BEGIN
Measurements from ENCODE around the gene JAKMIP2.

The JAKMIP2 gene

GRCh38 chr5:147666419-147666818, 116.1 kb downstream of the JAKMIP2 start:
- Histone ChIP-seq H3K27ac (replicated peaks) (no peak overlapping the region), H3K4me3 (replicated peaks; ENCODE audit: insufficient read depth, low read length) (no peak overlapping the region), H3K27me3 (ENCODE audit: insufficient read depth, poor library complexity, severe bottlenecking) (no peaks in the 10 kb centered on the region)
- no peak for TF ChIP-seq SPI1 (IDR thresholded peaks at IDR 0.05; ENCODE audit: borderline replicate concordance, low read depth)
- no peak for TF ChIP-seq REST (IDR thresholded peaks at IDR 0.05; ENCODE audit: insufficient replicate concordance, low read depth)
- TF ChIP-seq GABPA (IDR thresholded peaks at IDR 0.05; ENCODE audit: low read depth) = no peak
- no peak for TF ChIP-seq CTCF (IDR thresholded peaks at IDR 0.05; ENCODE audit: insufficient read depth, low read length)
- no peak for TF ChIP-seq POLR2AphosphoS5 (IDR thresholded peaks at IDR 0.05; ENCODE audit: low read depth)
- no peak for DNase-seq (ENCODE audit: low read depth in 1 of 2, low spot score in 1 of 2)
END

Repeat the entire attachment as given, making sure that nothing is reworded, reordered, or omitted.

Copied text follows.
Measurements from ENCODE around the gene JAKMIP2.

The JAKMIP2 gene

GRCh38 chr5:147666419-147666818, 116.1 kb downstream of the JAKMIP2 start:
- Histone ChIP-seq H3K27ac (replicated peaks) (no peak overlapping the region), H3K4me3 (replicated peaks; ENCODE audit: insufficient read depth, low read length) (no peak overlapping the region), H3K27me3 (ENCODE audit: insufficient read depth, poor library complexity, severe bottlenecking) (no peaks in the 10 kb centered on the region)
- no peak for TF ChIP-seq SPI1 (IDR thresholded peaks at IDR 0.05; ENCODE audit: borderline replicate concordance, low read depth)
- no peak for TF ChIP-seq REST (IDR thresholded peaks at IDR 0.05; ENCODE audit: insufficient replicate concordance, low read depth)
- TF ChIP-seq GABPA (IDR thresholded peaks at IDR 0.05; ENCODE audit: low read depth) = no peak
- no peak for TF ChIP-seq CTCF (IDR thresholded peaks at IDR 0.05; ENCODE audit: insufficient read depth, low read length)
- no peak for TF ChIP-seq POLR2AphosphoS5 (IDR thresholded peaks at IDR 0.05; ENCODE audit: low read depth)
- no peak for DNase-seq (ENCODE audit: low read depth in 1 of 2, low spot score in 1 of 2)